Justice stalks LA's 'killer police'

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The Independent US

Sonia Flores had no illusions about her policeman boyfriend. Not only did she know he was dealing drugs on the side, she frequently volunteered to act as a cocaine courier for him. She knew he was involved in other bad stuff - after all, he was a member of a high-profile anti-gang unit in Los Angeles' Rampart Division, which held rowdy celebration parties every time a suspect was shot and whose officers sported skull tattoos as a mark of prowess at hunting their prey.

Sonia Flores had no illusions about her policeman boyfriend. Not only did she know he was dealing drugs on the side, she frequently volunteered to act as a cocaine courier for him. She knew he was involved in other bad stuff - after all, he was a member of a high-profile anti-gang unit in Los Angeles' Rampart Division, which held rowdy celebration parties every time a suspect was shot and whose officers sported skull tattoos as a mark of prowess at hunting their prey.

But nothing quite prepared her for the evening six years ago when - according to her account - she accompanied her boyfriend, Rafael Perez, and another officer on a drug deal that quickly went sour. The man they went to see, whom she knew only by his code name Chino, did not have the money he was supposed to produce and an argument broke out.

At length, Perez pushed him to the floor and shot him first in the shoulder, then in the head. Chino's mother, who witnessed the whole thing, broke down in unconsolable sobbing until Perez's partner, David Mack, killed her too with a handgun fitted with a silencer.

Flores was sitting on a couch just a few feet away and was splattered with blood. The officers told her to get a plastic bag from the kitchen and wrap it around the woman's head to stop blood spilling on the floor. The officers then rolled both bodies in carpeting, sealed them with masking tape and took them to their car.

According to testimony that Flores has given both to investigators and reporters from the Los Angeles Times, she was told that if she ever talked about what she had seen, she would be killed.

But that was not the end of it. A couple of months later, she went on a trip across the Mexican border with Perez and Mack, only to learn half-way there that there was a body in the boot - the body of Mack's girlfriend. They were on their way to bury her in the same place the two previous victims were buried - on a rubbish-strewn hillside above the border town of Tijuana.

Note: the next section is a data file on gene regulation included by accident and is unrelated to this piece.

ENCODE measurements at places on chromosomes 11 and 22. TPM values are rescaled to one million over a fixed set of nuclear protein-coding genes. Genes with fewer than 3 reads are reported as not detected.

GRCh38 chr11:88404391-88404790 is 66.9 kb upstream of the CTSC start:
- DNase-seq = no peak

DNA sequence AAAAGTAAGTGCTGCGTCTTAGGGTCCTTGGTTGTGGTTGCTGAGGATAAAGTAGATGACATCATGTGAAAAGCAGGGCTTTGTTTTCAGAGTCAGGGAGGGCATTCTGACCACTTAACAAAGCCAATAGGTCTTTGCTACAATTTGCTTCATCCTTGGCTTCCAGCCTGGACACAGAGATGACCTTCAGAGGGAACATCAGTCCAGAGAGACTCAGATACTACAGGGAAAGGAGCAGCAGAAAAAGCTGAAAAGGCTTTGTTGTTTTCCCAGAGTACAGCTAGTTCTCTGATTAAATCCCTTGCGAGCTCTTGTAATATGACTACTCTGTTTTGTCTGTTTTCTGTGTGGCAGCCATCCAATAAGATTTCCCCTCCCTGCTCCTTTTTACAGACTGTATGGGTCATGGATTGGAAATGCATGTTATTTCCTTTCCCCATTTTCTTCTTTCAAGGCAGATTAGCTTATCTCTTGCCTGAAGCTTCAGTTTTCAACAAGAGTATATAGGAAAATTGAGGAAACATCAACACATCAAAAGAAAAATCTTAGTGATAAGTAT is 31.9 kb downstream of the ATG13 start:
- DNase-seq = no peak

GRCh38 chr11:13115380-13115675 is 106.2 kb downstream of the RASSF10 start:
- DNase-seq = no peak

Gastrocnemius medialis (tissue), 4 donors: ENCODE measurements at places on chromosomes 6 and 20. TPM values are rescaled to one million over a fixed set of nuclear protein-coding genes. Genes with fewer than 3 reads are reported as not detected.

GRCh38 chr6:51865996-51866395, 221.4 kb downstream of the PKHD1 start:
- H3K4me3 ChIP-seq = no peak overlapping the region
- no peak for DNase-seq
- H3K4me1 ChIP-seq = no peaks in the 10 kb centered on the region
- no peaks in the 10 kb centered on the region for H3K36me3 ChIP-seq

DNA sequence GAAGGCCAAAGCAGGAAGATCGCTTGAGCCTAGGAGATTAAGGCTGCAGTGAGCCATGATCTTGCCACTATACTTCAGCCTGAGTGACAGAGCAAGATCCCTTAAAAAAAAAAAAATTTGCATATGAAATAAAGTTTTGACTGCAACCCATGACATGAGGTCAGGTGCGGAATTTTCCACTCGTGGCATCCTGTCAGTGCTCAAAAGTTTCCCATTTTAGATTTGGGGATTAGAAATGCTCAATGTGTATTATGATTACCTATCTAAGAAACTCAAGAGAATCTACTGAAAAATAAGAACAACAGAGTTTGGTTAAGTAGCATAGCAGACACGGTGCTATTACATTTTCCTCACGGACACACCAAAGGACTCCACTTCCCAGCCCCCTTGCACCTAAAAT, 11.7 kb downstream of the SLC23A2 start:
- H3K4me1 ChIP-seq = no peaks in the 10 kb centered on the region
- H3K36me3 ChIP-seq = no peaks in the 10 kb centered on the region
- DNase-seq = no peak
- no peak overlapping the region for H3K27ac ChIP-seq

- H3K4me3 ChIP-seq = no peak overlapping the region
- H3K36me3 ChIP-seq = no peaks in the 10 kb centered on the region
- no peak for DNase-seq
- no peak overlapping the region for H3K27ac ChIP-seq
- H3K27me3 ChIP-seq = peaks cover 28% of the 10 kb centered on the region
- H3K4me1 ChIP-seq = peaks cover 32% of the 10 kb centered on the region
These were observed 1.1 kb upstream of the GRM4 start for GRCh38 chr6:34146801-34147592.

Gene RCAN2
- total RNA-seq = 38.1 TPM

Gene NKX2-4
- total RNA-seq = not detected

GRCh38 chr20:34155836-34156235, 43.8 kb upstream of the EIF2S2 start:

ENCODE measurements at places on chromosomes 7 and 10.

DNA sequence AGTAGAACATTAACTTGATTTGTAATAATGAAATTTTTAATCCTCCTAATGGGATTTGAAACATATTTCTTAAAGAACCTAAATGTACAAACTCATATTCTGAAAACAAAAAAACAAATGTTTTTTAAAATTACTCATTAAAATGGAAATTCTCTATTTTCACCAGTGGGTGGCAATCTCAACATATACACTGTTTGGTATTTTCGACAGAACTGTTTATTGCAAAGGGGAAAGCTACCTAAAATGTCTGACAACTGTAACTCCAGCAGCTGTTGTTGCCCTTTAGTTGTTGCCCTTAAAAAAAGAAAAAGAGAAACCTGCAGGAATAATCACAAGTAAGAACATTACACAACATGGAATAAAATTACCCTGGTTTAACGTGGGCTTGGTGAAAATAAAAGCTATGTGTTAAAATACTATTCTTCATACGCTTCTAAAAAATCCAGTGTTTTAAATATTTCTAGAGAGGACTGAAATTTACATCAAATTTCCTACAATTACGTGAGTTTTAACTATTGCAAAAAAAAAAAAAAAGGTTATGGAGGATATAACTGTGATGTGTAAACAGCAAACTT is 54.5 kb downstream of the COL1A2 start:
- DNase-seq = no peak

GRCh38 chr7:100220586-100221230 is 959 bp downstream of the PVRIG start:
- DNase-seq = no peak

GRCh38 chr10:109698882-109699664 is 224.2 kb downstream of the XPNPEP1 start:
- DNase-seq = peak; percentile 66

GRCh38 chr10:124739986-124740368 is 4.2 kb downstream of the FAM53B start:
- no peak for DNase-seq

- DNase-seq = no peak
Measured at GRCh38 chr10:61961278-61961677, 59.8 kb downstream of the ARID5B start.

Flores says she had been too afraid to come forward (Perez and Mack are now both behind bars for other crimes), but her testimony could prove to be the most explosive chapter yet in Los Angeles' ever-widening police corruption scandal.

In the next few days, investigators will travel south to Tijuana to try to find the bodies, according to her description of where she saw their burial mounds. In the meantime, publicity surrounding her as yet unconfirmed revelations is causing a furore in the courts and in the corridors of power.

Not only has she given one of the most graphic accounts of police brutality in the Rampart Division, she has also severely undermined the credibility of the public prosecutor's star informer. Rafael Perez has been singing like a canary ever since his conviction on cocaine-dealing charges last year - hoping that by naming fellow officers he could escape further prosecution. His testimony has triggered investigations into 70 officers, five of whom have just gone on trial in the past few days, and caused more than 100 convictions in gang-related cases to be overturned.

The snag is that Perez was supposed to give a full confession of his crimes as a condition of his plea bargain. Now, even before Sonia Flores' story has been verified, apologists for the Police Department are jumping all over his credibility, calling him a "monster" and a "sociopathic serial perjurer" who has dragged the maximum number of colleagues down into the mud with him.

Perez's lawyer, meanwhile, has counter-attacked, calling Flores' allegations "a desperate plea for attention".

It is impossible to overstate how high the stakes are in this terrifying game of allegation and counter-allegation. The corruption scandal already appears to have felled the career of the Los Angeles district attorney, Gil Garcetti, who is almost certain to be voted out of office next month.

The future of police chief Bernard Parks is in doubt. He was recently forced to relinquish control over the LAPD to a special oversight commission from the federal Justice Department. And the scandal is also sure to cast a long shadow over next April's mayoral election, in which the incumbent, Richard Riordan, is barred from running again.

The just-opened trial of four officers accused of framing numerous suspects in 1996 has become fraught with tension even during the jury selection phase. While the defence has been hurling invective at Rafael Perez, the prosecution has accused the LAPD of withholding documents and tipping off officers whose houses were to be searched.

"The Rampart investigation has documented how difficult it is for a law enforcement agency to police itself," Brian Schirn, the prosecuting attorney, said last week. "Many of these investigators from the LAPD have relationships, even friendships, with some of the individuals under investigation. Accordingly, it is not surprising that there are some LAPD investigators who have difficulty conducting a thorough investigation of the police agency to which they belong."

Flores has offered to take a polygraph test. "What reason do I have to lie?" she said. "Mack and Perez are smart people. The only stupid thing they did was having me around when they did this stuff."

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